Sometimes you just have a sense that your horse isn’t happy or that something isn’t quite right with her. Other times, your horse is clearly in distress or her injury obvious. For all of these situations and everything in between, it’s important for you to be able to evaluate your horse’s condition.
Remember, a seemingly minor injury or what could be shrugged off as just a bad day might hide a serious health problem. I always remind myself: The horse is talking to you, if you’ll just listen.
Your ability to examine your horse will help you decide whether you should contact your vet. If you do call your vet, you’ll be able to give her hard information.
To hear what your horse is telling you, you should be able to measure or evaluate your horse’s:
General Appearance. Is the horse standing normally? Is she lame? Are there any obvious wounds or injuries?
Temperature. An adult horse’s normal body temperature is 99 to 101.5ºF. I recommend a digital thermometer, which will read your horse’s temperature quickly and beep when it’s done. Remember to hold onto the thermometer or it may disappear into your horse’s rectum.
Heart Rate. An adult horse’s resting heart rate is about 28 to 44 beats per minute.
You can take your horse’s pulse by placing your fingers on the bottom of the jaw below the cheek muscles where a large artery crosses the bone.
You can also use a stethoscope. I recommend buying a better stethoscope than the ones you’ll find at the local drug store.
Place the diaphragm of the stethoscope on the left side of your horse’s chest just behind the elbow. You may not hear the heartbeat right away. Move the diaphragm around a little. Keep listening; eventually you’ll hear the lub-dub of your horse’s heart. Each lub-dub is one beat. Count the beats for fifteen seconds and multiply by four.
Respiration Rate. An adult horse’s resting respiration rate is about 8 to 16 breaths per minute. Watch your horse’s side and count each breath. It may be faster on hot, humid days, but should not be higher than the heart rate.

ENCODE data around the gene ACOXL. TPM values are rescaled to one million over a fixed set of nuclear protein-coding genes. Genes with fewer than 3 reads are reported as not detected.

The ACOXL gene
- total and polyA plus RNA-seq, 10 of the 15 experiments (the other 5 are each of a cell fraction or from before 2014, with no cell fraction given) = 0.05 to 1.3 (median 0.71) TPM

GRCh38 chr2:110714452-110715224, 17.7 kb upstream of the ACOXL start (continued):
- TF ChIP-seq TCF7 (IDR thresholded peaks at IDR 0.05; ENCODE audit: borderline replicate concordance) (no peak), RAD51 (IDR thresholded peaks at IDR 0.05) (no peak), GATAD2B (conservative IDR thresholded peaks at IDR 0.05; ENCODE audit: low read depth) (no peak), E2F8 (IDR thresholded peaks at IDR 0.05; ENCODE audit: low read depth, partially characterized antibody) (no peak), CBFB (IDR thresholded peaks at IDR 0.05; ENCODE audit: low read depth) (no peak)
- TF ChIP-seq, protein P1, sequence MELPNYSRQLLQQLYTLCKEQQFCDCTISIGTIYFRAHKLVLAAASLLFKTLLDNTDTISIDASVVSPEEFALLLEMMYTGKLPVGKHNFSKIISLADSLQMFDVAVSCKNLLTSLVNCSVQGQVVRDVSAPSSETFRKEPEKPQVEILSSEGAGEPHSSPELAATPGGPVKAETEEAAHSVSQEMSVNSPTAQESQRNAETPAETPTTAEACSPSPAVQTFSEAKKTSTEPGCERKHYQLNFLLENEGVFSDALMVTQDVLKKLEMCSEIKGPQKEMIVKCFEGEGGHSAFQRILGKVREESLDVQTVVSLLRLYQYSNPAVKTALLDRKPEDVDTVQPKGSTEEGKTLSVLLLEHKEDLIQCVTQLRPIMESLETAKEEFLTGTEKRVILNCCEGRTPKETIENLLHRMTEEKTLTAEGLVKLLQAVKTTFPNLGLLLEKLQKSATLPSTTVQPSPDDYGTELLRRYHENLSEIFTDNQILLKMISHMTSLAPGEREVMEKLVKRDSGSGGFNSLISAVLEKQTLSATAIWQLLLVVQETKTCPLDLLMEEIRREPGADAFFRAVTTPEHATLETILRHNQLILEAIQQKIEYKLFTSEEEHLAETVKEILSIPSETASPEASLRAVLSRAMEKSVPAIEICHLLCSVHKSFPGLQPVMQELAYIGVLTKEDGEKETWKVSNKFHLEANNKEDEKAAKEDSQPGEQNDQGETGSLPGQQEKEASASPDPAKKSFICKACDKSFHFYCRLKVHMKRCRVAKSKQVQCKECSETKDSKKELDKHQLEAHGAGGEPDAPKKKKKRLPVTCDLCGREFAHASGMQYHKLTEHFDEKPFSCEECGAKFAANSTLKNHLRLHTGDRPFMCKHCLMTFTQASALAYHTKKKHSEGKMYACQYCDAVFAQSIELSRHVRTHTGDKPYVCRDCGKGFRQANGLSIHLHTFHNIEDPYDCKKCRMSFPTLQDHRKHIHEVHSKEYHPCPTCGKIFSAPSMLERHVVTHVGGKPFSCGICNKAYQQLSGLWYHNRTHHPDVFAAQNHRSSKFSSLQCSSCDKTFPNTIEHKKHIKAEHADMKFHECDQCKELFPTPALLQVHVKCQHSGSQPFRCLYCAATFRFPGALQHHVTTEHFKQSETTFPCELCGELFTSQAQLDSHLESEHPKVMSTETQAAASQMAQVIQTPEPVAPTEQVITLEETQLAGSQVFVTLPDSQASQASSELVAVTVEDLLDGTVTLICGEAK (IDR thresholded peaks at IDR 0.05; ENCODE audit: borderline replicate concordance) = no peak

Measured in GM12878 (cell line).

Fast, shallow breaths with flared nostrils are signs that your horse is in pain.
Mucus Membranes. The mucus membranes include the lining of your horse’s eyelids, the inside of her nostrils, and her gums.
Lift your horse’s upper lip. Are her gums a light pink? Perfect. Or are they blue, gray, white, yellow, or a deep red? These colors are signs of trouble. They may indicate shock or liver problems.
Also check her eyes and nostrils for any discharge.
Capillary Refill. Lift your horse’s upper lip and press a finger into the front of the gum. When you take your finger away, you should see a white spot. In a healthy horse, the spot should return to pink within two seconds. This indicates that your horse is well hydrated. A slow refill may be a sign of dehydration or shock.
Pinch Test. This tests your horse’s hydration. Pinch the skin on your horse’s neck or shoulder. In a well-hydrated horse, the pinched skin will bounce back to normal almost immediately.
Gut Sounds. Using a stethoscope, listen to both sides of your horse’s abdomen. You should hear plenty of gurgles, growls, and drips. Your horse’s gut should not be quiet.
Digital Pulses. These pulses are found at or below the fetlock joint. Most of the time, the digital pulses are difficult to find. If you find them immediately, and they’re strong, there’s a problem. A strong pulse in one leg might be an abscess or stone bruise. Strong pulses in more than one leg are more serious.
Hoof Temperature. In my experience, this is a bit iffy. The warmth of a hoof will vary depending on the time of day and season. Check the hooves by laying the palm of your hand across the front of the hoof, then the sides, and then the heal bulbs. What you’re really looking for is any temperature disparity between the different areas of the hoof as well as between the four hooves. On a hot summer day that can be difficult to judge so I sometimes use a chef’s infrared thermometer.
For the health and safety of our horses, we all need to be able to conduct a basic examination of them.
In addition, there is some normal variation in the temperature, heart rate, and respiration rate. For instance, my mare usually has a temperature slightly below normal. I also had a horse at my farm that panted on very hot days. After discussions with the vet and owner, we realized that was normal for her. You should practice examining your horse so you can learn what’s normal for your horse.
When a problem arises, your horse will be accustomed to you looking her over, you won’t add to her stress, and you’ll be able to evaluate her quickly and efficiently. You’ll be able to hear what your horse is telling you.
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